House of Cards About to Collapse

Jim Brown
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Exploration companies drill through miles of rock but it appears their foundations are on shifting sands. Companies are slashing expenses to the bone in an effort to survive and there are probably going to be a few that don't make it until oil prices rise again.

Transocean (RIG) is the largest offshore driller. The company was forced to cut its annual $3.00 dividend to 60 cents in an effort to cut the cash flow bleed. Companies hate to cut dividends and normally do it only as a last resort. They view it as breaking faith with investors and it normally produces further declines in the stock as investors leave for a more secure company.

The company also said the CEO was stepping down and he is resigning from the board. Shares of Transocean have fallen -76% since he took the helm in 2010. CEO Steve Newman got off to a bad start when the Deepwater Horizon exploded and sank in 2010. The company had to pay 41 billion in civil penalties. It has been all downhill ever since.

With oil at $50 a barrel the company is struggling to find companies that want to pay $600,000 a day for its premium rigs. Prices have declined to $400,000 a day and probably less if you could see what was being quoted today. In January the company said it had scrapped or would scrap 12 older rigs because they could no longer find clients.

Competitor Diamond Offshore (DO) eliminated a previously announced special dividend. Noble Corp (NE) cut its capex budget in half but said it would still keep its dividend. Ensco Plc (ESV) is one of the smaller players but they are also keeping their dividend. These small companies can't afford to pay it but they also can't afford to cut it or the drop in the stock price could put them in violation of some of their loan obligations.

The next problem hitting the sector is accounts receivable. Companies still drilling are defaulting on payments to service contractors, sand suppliers, pipe suppliers, etc. U.S. Silica had to raise bad debt reserves in the Q4 earnings by $6.9 million due to doubtful recovery from a specific unnamed driller. Service companies have been hit with a lot of demands to renegotiate contracts with price cuts of -25% or more.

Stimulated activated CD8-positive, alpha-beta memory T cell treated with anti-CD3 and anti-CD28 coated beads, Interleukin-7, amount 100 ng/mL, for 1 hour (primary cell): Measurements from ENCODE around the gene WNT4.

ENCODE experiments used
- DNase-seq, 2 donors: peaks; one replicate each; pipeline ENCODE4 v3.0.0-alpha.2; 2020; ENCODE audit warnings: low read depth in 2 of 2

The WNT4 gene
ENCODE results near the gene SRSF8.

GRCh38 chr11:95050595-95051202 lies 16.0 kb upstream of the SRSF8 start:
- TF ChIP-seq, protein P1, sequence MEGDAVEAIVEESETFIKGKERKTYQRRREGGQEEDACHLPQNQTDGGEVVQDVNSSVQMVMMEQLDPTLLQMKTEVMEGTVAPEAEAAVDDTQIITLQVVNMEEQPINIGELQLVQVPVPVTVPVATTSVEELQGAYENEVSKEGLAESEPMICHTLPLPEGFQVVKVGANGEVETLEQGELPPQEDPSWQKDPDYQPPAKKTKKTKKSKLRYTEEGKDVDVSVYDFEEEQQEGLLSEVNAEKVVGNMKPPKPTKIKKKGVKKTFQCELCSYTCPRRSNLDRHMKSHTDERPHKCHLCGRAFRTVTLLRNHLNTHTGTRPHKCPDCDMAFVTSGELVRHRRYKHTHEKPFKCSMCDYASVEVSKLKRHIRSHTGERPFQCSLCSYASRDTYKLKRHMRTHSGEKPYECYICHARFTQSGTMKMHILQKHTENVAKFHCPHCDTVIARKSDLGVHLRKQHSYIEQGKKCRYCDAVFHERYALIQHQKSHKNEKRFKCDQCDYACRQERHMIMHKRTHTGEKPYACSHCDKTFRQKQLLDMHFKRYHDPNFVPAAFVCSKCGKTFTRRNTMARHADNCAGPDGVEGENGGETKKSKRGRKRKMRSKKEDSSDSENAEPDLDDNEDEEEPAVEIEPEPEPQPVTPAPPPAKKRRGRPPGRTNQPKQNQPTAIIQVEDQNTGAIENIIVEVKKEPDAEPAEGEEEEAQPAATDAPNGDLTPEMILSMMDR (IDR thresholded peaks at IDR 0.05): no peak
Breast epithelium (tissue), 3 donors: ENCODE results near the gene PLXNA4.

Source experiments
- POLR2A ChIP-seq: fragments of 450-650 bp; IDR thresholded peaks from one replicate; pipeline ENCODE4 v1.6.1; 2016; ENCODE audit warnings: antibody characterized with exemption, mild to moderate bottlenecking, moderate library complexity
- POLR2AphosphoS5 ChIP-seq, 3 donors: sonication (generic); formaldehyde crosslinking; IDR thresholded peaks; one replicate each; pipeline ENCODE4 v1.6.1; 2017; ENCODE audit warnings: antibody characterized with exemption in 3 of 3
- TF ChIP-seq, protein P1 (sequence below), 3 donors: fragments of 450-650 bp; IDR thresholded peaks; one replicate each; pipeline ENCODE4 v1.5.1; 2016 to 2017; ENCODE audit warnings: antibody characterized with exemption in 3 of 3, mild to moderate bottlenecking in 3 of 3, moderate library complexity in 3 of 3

With the active rig count imploding there is a huge oversupply of men, equipment and services going unused. The active rig count is down -664 rigs from the 1,931 high in September. Every one of those rigs accounts for 50-80 workers and dozens of service contracts for everything from mud, water, sand, pipe, technical services, fracking, site preparation, etc. With an average of 3+ wells per quarter per rig that is roughly 2,324 wells that won't be drilled next quarter. With an average cost of $7 million per well that means $16.27 billion in oil field spending has evaporated for Q1. It will be worse for Q2 since the rig count is still falling.

Analysts are now telling everyone to wait for the "second low" in crude oil before buying anything in the energy sector. Bank of American warned last week about the shrinking storage capacity that I have been writing about for the last month. The big name analysts are starting to pick up on it and that means the hedge funds will be taking appropriate positions.

Evercore's Ed Hyman said that energy stocks tend to lag oil prices. In the six previous V shaped bottoms in oil ended up with a double bottoms after the first rebound failed. In every case the recovery in energy stocks corresponded with the second bottom.

Cumberland's David Kotok said his clients are still underweight because they are not convinced a bottom has occurred. In the scenarios they have envisioned they see more downside risk than upside potential.

Barclay's Thomas Driscoll said his company was less bearish on oil prices but remained bearish on energy stocks. He believes production will decline in 2015 and that will produce a top for revenues.